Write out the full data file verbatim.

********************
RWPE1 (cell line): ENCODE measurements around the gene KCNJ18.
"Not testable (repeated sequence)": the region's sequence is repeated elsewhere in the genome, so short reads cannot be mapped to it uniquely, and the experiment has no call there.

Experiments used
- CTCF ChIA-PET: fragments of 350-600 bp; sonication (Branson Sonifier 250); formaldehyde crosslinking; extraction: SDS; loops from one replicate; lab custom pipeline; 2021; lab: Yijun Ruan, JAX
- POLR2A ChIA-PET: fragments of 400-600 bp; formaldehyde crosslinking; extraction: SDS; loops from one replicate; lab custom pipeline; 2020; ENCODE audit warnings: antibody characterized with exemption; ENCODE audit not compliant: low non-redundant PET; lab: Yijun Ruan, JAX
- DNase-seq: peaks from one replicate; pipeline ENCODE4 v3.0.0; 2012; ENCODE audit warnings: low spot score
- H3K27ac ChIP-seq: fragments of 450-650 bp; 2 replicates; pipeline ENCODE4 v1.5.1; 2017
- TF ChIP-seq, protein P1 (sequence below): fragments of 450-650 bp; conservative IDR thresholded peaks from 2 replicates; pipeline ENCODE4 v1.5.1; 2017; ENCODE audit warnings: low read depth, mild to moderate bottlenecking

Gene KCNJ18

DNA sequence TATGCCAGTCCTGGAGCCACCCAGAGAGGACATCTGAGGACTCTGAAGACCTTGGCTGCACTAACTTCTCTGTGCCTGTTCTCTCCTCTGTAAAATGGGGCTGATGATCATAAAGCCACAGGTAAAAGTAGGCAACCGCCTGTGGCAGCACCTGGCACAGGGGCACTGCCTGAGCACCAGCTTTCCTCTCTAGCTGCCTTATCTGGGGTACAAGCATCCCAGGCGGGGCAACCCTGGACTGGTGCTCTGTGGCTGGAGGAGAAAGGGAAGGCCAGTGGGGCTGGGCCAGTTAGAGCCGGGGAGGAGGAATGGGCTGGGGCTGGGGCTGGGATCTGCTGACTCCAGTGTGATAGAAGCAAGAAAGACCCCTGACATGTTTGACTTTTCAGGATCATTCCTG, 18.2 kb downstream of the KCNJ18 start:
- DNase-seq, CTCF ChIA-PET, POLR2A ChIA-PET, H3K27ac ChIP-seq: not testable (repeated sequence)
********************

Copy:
RWPE1 (cell line): ENCODE measurements around the gene KCNJ18.
"Not testable (repeated sequence)": the region's sequence is repeated elsewhere in the genome, so short reads cannot be mapped to it uniquely, and the experiment has no call there.

Experiments used
- CTCF ChIA-PET: fragments of 350-600 bp; sonication (Branson Sonifier 250); formaldehyde crosslinking; extraction: SDS; loops from one replicate; lab custom pipeline; 2021; lab: Yijun Ruan, JAX
- POLR2A ChIA-PET: fragments of 400-600 bp; formaldehyde crosslinking; extraction: SDS; loops from one replicate; lab custom pipeline; 2020; ENCODE audit warnings: antibody characterized with exemption; ENCODE audit not compliant: low non-redundant PET; lab: Yijun Ruan, JAX
- DNase-seq: peaks from one replicate; pipeline ENCODE4 v3.0.0; 2012; ENCODE audit warnings: low spot score
- H3K27ac ChIP-seq: fragments of 450-650 bp; 2 replicates; pipeline ENCODE4 v1.5.1; 2017
- TF ChIP-seq, protein P1 (sequence below): fragments of 450-650 bp; conservative IDR thresholded peaks from 2 replicates; pipeline ENCODE4 v1.5.1; 2017; ENCODE audit warnings: low read depth, mild to moderate bottlenecking

Gene KCNJ18

DNA sequence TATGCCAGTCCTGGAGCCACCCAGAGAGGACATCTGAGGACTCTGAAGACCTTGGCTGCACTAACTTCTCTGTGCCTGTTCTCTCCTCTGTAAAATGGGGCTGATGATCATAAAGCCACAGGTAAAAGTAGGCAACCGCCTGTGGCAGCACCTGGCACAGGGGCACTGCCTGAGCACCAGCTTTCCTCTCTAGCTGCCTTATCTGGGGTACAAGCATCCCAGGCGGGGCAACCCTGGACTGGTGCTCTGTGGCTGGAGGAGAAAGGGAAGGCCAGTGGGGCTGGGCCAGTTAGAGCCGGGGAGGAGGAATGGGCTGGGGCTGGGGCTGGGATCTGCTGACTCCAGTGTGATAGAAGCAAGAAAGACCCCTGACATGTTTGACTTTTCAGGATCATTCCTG, 18.2 kb downstream of the KCNJ18 start:
- DNase-seq, CTCF ChIA-PET, POLR2A ChIA-PET, H3K27ac ChIP-seq: not testable (repeated sequence)